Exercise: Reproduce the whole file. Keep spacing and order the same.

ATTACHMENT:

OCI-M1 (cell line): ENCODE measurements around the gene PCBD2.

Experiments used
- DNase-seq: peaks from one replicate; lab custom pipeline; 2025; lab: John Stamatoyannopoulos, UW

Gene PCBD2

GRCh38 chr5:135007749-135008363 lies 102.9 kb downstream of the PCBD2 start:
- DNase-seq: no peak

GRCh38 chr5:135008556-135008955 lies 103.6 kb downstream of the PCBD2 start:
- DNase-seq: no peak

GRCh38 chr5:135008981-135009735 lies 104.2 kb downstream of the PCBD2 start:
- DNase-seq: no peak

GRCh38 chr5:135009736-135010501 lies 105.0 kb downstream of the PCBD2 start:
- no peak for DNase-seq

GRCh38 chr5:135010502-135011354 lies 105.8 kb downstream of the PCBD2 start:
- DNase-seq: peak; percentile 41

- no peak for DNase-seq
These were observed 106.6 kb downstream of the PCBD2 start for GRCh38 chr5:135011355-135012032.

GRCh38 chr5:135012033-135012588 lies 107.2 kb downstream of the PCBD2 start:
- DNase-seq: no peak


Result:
OCI-M1 (cell line): ENCODE measurements around the gene PCBD2.

Experiments used
- DNase-seq: peaks from one replicate; lab custom pipeline; 2025; lab: John Stamatoyannopoulos, UW

Gene PCBD2

GRCh38 chr5:135007749-135008363 lies 102.9 kb downstream of the PCBD2 start:
- DNase-seq: no peak

GRCh38 chr5:135008556-135008955 lies 103.6 kb downstream of the PCBD2 start:
- DNase-seq: no peak

GRCh38 chr5:135008981-135009735 lies 104.2 kb downstream of the PCBD2 start:
- DNase-seq: no peak

GRCh38 chr5:135009736-135010501 lies 105.0 kb downstream of the PCBD2 start:
- no peak for DNase-seq

GRCh38 chr5:135010502-135011354 lies 105.8 kb downstream of the PCBD2 start:
- DNase-seq: peak; percentile 41

- no peak for DNase-seq
These were observed 106.6 kb downstream of the PCBD2 start for GRCh38 chr5:135011355-135012032.

GRCh38 chr5:135012033-135012588 lies 107.2 kb downstream of the PCBD2 start:
- DNase-seq: no peak